On the cover, a young Mexican American boy is daydreaming. With the L.A. skyline behind him, his thoughts are framed by a virtual rainbow of delicious paletas (fruit ices) of differing shapes and flavors. What a struggle it is to choose!
Paleteros are street sellers of paletas and helados, Mexican-style ice and ice cream pops in a variety of gelato and sorbet flavors. They’re sold from pushcarts called paleterías. Although the words don’t have English translations, paleteros and their paleterías are a beloved cultural icon in Mexican and other Latino communities across the U.S. and in many Latin American countries as well.
Paletero Man—the song and story—honors the paleteros, much like the song, Watermelon Man (written by Herbie Hancock and recorded by Oscar Brown, Jr.) honored the Black street vendors who sold fresh watermelon slices back in the day.
It’s the hottest day of the year in L.A. and, with his pocket full of change, a young child runs off to find the neighborhood paletero. Along the way, he greets friends, relatives, and other street vendors and shop keepers; among them, Tío Ernesto, who sells tamales; Ms. Lee, who sells Korean BBQ; and Frank, who repairs bikes.
The youngster’s first-person narrative, in A-B-C-B rhyme and code-switching, is well done and a fun read. For instance, when he finally reaches Paletero José, the child says:
But today I’d like piña
Do you have that sabor?
He smiles a big smile—
“¡Claro! Para ti, ¡el mejor!”
But as he reaches into his pocket, the child finds that all the change he had saved up—is gone! Fortunately, Tío Ernesto, Frank, and Ms. Lee had seen the coins fall to the ground, picked them up, and returned them. And Paletero José, moved by their deed, gives everyone in the neighborhood a free paleta:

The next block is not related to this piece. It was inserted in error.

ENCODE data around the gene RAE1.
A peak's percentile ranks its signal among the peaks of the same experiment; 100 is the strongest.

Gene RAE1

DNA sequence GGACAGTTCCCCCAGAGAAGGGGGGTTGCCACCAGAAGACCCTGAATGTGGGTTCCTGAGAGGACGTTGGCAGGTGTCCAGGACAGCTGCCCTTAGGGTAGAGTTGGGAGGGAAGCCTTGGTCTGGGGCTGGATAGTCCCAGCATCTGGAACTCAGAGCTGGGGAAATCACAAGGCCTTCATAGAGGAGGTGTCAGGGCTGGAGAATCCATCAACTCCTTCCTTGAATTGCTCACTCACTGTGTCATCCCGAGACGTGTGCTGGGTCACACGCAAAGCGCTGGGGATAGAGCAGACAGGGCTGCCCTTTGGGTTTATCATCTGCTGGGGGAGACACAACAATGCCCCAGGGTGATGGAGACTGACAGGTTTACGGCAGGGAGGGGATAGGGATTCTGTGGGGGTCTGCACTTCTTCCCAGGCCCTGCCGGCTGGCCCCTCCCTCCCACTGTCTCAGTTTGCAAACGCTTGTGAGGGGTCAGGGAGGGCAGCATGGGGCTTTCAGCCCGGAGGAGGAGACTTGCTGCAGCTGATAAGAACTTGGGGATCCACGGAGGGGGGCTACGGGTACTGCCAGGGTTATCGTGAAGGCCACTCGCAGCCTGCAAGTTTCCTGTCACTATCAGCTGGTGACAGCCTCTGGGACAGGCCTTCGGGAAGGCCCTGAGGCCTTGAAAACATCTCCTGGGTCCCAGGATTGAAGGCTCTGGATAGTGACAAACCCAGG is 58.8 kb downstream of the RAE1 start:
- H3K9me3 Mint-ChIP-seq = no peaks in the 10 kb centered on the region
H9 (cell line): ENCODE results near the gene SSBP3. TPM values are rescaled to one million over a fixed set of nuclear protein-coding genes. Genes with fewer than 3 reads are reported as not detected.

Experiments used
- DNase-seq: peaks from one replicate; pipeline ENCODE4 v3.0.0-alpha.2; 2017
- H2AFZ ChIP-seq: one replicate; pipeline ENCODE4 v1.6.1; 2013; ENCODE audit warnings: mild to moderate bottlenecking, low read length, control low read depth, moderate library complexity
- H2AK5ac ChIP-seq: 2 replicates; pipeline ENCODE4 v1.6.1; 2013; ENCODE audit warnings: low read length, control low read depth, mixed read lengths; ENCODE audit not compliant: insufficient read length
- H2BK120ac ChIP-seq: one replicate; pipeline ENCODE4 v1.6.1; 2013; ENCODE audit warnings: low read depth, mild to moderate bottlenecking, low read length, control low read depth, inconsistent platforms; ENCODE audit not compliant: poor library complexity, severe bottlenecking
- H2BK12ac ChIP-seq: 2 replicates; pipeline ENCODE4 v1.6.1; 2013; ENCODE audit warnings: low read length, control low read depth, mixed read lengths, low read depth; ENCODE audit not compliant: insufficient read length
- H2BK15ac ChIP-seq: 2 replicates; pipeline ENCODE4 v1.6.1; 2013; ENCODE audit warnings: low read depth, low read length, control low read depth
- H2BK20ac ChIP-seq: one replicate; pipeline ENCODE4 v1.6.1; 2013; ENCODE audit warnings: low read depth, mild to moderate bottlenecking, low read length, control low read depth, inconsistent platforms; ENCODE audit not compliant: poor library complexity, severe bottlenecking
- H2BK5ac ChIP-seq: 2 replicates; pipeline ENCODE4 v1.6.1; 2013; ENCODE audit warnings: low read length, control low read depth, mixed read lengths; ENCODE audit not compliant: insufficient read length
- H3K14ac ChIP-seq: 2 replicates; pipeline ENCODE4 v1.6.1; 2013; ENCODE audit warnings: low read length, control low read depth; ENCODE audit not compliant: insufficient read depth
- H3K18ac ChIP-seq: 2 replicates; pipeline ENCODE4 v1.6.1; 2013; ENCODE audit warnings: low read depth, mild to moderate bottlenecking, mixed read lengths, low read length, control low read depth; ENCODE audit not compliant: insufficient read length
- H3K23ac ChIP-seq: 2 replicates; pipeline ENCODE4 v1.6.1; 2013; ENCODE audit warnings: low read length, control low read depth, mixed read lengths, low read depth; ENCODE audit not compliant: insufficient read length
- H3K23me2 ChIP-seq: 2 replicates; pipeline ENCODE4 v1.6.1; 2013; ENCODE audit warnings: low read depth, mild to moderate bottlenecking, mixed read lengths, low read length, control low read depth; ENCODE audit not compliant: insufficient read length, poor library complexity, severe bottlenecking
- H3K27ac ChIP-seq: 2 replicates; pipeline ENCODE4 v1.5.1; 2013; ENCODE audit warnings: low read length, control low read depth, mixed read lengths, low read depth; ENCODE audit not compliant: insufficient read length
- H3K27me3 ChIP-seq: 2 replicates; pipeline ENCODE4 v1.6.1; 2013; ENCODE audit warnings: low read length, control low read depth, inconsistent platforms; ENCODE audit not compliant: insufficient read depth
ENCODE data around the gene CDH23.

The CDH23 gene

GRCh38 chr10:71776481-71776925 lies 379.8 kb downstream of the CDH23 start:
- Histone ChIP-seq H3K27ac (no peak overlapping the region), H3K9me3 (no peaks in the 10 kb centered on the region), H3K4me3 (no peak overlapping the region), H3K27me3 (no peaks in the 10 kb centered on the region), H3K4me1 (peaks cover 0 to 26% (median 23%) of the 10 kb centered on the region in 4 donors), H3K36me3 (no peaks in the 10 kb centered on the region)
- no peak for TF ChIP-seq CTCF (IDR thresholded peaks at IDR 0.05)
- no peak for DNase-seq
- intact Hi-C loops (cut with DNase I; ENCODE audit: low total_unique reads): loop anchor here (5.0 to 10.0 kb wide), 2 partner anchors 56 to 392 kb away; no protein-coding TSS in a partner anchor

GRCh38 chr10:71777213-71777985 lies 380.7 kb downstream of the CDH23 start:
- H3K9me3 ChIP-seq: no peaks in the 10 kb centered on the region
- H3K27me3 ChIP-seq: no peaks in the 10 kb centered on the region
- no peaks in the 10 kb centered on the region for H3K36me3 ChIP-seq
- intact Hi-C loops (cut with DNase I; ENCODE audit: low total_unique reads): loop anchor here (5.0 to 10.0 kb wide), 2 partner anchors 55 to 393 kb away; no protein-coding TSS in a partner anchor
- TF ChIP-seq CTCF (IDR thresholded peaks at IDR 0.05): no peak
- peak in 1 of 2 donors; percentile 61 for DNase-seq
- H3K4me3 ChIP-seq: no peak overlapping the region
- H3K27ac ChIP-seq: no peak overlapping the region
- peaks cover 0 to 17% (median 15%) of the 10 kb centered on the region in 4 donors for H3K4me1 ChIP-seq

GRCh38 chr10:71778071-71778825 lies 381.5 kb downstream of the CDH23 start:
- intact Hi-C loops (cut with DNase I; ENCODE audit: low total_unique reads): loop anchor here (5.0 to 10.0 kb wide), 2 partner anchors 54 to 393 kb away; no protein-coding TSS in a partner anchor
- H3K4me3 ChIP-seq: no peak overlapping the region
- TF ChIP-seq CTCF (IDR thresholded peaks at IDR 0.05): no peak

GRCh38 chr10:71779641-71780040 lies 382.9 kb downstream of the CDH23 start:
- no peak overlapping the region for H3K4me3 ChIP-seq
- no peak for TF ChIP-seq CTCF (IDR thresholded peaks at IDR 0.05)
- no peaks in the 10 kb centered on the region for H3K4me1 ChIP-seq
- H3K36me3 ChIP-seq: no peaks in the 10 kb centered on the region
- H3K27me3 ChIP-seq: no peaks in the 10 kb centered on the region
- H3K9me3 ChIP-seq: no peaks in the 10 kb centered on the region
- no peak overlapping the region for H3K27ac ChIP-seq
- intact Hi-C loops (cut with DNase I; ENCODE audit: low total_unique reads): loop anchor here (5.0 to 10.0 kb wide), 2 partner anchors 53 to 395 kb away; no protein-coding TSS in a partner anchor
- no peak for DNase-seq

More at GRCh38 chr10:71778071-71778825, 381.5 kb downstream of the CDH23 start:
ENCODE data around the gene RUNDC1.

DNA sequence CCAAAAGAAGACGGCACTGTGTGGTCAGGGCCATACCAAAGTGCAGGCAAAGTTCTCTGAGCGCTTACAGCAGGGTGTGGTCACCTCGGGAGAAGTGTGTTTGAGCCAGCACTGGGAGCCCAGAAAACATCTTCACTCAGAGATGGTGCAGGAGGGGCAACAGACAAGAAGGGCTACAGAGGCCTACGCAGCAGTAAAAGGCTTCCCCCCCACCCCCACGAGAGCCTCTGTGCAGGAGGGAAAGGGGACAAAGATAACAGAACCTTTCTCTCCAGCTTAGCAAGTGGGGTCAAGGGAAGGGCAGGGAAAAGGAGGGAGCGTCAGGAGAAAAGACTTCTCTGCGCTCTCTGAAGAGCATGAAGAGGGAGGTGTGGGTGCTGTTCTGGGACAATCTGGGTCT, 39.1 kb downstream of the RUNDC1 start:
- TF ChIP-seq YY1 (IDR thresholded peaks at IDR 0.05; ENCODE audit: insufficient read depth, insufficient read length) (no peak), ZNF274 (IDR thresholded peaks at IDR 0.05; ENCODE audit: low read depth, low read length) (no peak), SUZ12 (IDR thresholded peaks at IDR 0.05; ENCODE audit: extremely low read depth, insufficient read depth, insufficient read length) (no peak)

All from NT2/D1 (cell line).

Whether it’s stormy
or whether it’s sunny,
whether or not
you have any money,
I’ll always help out
an amigo in need.
Yo te prometo—
an amigo indeed!
Selling paletas is not a great money-making gig, so it would be a rare event for a low-income neighborhood paletero to give away his entire inventory. But it could happen—and especially, as an acknowledgment of generosity to neighbors who do the right thing. Paletero Man is a celebration of Mexican life and culture in the U.S.—and it’s as sweet as a paleta.
In Paletero Man, Díaz recognizes a common experience grounded in goodness. While small deeds are rarely rewarded, youngest readers can share with each other the different ways that a community can come together in a time of need.
Player’s bright digital illustrations are vibrant and joyous, and complement the exuberance of a young child who—with his relatives, friends, and neighbors—live, work and play together in a multicultural, multiethnic, multigenerational community. Here, complexions, clothing and hairstyles vary, several men sport tattoos, and, in the park, there’s a hijabi with her child.
And worth noting is that, in this story, the Spanish words and phrases are not italicized. Rather, Spanish and English—like the people in the community—are mixed.
Paletero Man is Lucky Díaz’s and Micah Player’s homage to Mexican culture—both in Mexico and in the U.S. The story is as delightful as a juicy paleta de horchata or melón, and highly recommended.
Warning to young readers and their adults who find the song, “El Paletero” performed by Latin Grammy-winning Lucky Díaz and his Family Jam Band on The Friday Zone on PBS (scroll down at luckydiazmusic.com): Make sure you have nothing else to do but dance all day. The song and rhythm are that catching.
[Note: Horchata and mélon are my favorite flavors.]